It starts with the build-up. People swarming outside before they take their seats to watch the action. The agonising development of tension as the stage is set and the story unfolds. Baying crowds, surging emotion, warring factions, competing discourses. Conflict. Resolution.
I’m talking about theatre; theatre in the most conventional sense, where actors re-enact narratives designed to evoke a reaction from a live crowd. But I could just as easily have been describing the events which take place up and down the country on Saturday and Sunday afternoons, in colossal stadiums and in local parks, watched by millions on a weekly basis.
Despite what many would have you believe, football and theatre really aren’t so disparate. Both have their conventions, their fans, their superstitions and their critics. For example, the ritual of the introduction of the teams which takes place at the beginning of a match is a sort of reverse curtain call for actors; teams emerge, acknowledging their fans before the action plays out, rather than taking their bow after what might end in humiliating defeat. Backstage at the theatre, hundreds of actors still live in fear of mentioning ‘The Scottish Play’. If they happen to let it slip, they must go straight outside, spin three times, spit, swear, and then knock on the stage door before they are allowed to return, lest the spectre of Macbeth place of a curse on the whole production. Footballers have their odd superstitions too; David James had more superstitions than teams played for, and who could forget Laurent Blanc planting his lips on the shiny scalp of Fabien Barthez before every game during the 1998 World Cup? The things actors and footballers will do for ‘luck’ are bemusing to fans of both disciplines.
Both mediums present a struggle, a clash between opponents battling to become victorious, whether pre-scripted or not. The Montagues and the Capulets, or the Reds and the Blues. One side must overcome the other to emerge the winner.There are techniques and schools of thought within both; Constantin Stanislavski believed that actors could learn to convey real emotion by accessing their own bank of emotional memory, while many managers and coaches in football adhere to the belief that making their players practice penalties and set pieces will imprint the action in their muscle memory and make it more easily accessible on the big stage. Johan Cruyff, Helenio Herrera and Sir Alex Ferguson are the theatrical practitioners of football, while Michael Chekhov, Bretolt Brecht and Harold Pinter are the celebrated coaches of great theatre. Magical things happen under their tutelage, and their guidance and teachings will form the basis of teams and stories for centuries to come. Even Andrew Lloyd Webber and Sam Allardyce might have more in common than many realise: their style is strident, loud and brashly effective, and you might sigh if you find yourself having to sit through ninety minutes of it.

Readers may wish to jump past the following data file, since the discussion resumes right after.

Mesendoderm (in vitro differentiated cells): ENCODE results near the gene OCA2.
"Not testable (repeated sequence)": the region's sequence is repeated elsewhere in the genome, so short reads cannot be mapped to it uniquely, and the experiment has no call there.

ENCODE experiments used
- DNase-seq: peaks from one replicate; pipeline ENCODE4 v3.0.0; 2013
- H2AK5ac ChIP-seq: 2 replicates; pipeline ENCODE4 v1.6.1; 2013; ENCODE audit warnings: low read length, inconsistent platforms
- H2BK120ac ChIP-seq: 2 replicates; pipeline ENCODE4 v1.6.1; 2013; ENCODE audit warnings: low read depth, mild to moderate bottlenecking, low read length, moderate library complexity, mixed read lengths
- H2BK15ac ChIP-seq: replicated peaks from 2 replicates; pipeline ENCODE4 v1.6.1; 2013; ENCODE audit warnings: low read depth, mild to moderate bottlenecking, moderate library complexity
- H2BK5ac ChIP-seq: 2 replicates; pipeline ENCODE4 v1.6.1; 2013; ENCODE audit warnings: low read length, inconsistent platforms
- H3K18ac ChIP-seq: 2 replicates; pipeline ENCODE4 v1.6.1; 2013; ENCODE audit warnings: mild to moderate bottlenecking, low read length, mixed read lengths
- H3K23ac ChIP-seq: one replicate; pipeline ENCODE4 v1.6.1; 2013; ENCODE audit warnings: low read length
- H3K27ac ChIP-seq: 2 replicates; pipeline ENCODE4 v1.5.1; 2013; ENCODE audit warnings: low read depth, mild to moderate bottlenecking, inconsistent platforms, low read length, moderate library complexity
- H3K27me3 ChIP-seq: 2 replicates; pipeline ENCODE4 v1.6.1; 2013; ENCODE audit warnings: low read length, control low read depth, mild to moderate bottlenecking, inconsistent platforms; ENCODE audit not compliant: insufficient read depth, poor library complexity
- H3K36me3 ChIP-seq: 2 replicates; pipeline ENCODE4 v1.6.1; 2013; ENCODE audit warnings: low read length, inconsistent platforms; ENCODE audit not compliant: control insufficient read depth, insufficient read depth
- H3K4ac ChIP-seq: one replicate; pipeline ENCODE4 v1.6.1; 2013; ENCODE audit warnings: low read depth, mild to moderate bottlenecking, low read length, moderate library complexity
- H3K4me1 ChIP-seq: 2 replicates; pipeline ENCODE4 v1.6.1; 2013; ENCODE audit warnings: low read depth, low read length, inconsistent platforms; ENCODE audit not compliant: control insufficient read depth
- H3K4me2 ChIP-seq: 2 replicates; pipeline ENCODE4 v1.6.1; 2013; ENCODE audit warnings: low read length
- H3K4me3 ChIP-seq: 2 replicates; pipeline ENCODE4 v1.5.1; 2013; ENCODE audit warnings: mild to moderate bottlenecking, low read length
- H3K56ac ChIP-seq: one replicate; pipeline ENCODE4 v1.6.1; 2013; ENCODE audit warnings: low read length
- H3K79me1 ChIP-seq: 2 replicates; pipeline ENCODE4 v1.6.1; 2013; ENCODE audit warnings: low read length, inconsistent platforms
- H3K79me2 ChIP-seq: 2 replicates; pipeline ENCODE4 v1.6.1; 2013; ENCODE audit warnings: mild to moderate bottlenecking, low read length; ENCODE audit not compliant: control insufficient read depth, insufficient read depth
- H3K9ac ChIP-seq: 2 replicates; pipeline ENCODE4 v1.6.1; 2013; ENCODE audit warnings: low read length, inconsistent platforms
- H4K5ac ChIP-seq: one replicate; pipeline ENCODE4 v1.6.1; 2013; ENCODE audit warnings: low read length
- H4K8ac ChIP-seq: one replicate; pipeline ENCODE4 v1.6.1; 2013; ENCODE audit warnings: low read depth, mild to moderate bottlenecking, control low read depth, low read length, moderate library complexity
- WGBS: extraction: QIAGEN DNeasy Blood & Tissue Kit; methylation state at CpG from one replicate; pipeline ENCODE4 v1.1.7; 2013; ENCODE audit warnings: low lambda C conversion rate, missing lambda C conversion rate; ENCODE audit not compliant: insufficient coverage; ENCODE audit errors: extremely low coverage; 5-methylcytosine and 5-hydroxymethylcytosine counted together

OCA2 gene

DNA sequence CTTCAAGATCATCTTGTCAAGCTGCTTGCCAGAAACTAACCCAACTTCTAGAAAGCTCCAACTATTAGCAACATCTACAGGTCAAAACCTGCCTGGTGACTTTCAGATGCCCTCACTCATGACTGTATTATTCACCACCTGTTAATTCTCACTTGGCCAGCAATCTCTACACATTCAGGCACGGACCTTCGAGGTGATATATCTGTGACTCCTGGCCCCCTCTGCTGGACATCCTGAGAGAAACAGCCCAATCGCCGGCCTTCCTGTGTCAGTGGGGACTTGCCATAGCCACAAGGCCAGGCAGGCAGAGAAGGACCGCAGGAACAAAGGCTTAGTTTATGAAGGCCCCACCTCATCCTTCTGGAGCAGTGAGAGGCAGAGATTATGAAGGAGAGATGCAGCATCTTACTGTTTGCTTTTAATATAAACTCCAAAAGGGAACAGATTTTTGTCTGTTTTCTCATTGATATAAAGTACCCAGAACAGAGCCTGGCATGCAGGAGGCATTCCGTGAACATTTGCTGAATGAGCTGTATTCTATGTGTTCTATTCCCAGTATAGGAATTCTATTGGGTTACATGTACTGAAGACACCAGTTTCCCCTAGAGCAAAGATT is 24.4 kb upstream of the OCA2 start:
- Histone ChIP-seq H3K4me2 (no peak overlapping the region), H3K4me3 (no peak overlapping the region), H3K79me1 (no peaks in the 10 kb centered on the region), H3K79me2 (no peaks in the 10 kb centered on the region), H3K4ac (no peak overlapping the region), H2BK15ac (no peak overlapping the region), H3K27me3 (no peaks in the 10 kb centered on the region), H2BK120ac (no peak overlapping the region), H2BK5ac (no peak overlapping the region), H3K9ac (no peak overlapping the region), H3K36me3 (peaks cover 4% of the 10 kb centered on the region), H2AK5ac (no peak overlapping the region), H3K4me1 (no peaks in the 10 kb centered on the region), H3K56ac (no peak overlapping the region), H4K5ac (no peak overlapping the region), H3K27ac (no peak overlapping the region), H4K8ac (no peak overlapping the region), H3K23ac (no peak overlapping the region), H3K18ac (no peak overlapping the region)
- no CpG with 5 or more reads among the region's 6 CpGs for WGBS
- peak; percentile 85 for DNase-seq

There are familiar discourses throughout both disciplines. The ‘magic of the cup’ trope is akin to the ‘rags to riches’ tales that have enthralled audiences when performed on stage for centuries. The football clubs with the rich owners and the exorbitant transfer fees are the pantomime villains, waiting in the wings to lure another young starlet into their clutches. A burgeoning partnership between two strikers is as beguiling and captivating to watch as a flourishing friendship between two characters, or an epic love story that defies the odds. The own goals, sloppy back-passes and goalkeeper errors are the farcical, slapstick element. A through-ball assist is the equivalent of the big reveal at the end of a mystery, the moment the knots are unravelled and everything just makes sense.
What of the player stepping up to take a deciding penalty? This is where the two worlds vastly differ, and can never be compared. You could go to the theatre with the intention of watching the same play for the fifth time, safe in the knowledge that it will end in the same way it always has. The lines will be the same, the inflections, the delivery, the lighting and even the breathing patterns of the cast members are rehearsed to perfection so that audiences at touring productions will see the same show whether they are in Brighton or Birkenhead. The only thing that there is a chance will be different is the cast. In the world of football, the chances of seeing even a slightly similar game twice in a lifetime are slim to none. A fan could go to a game between the same two teams five times and see two wins, two losses and a draw. There might be injuries, penalties, red cards, hat tricks, abysmal errors or moments of magic; it is impossible to know. Whether they are fielding the exact teams in exactly the same formations is irrelevant. No two games are the same, no player can put in an identical performance to his last, no two passes are equal in trajectory and speed, no two goals are equal in magnitude or greatness. They are incomparable. Every act is individual, every movement creates a different outcome and for every outcome there is another opponent to be taken on or record to be broken.
Theatre’s rehearsal process is based entirely upon extracting identical, consistent performances from a cast, whereas the training rituals in football are simply arming their performers with the resources they require to go out on the pitch for ninety minutes and improvise. Tactics and formations combine with imagination and skill, equipping each player with the means to write their own script. As convincing a theatrical performance as there ever was could not match the inimitable anguish or unbridled joy that comes from the unpredictable unfolding of each narrative.
The beauty is in the realisation of the unknown. Perhaps the most famous playwright of all had it right when he said ‘All the world’s a stage, and all the men and women merely players’.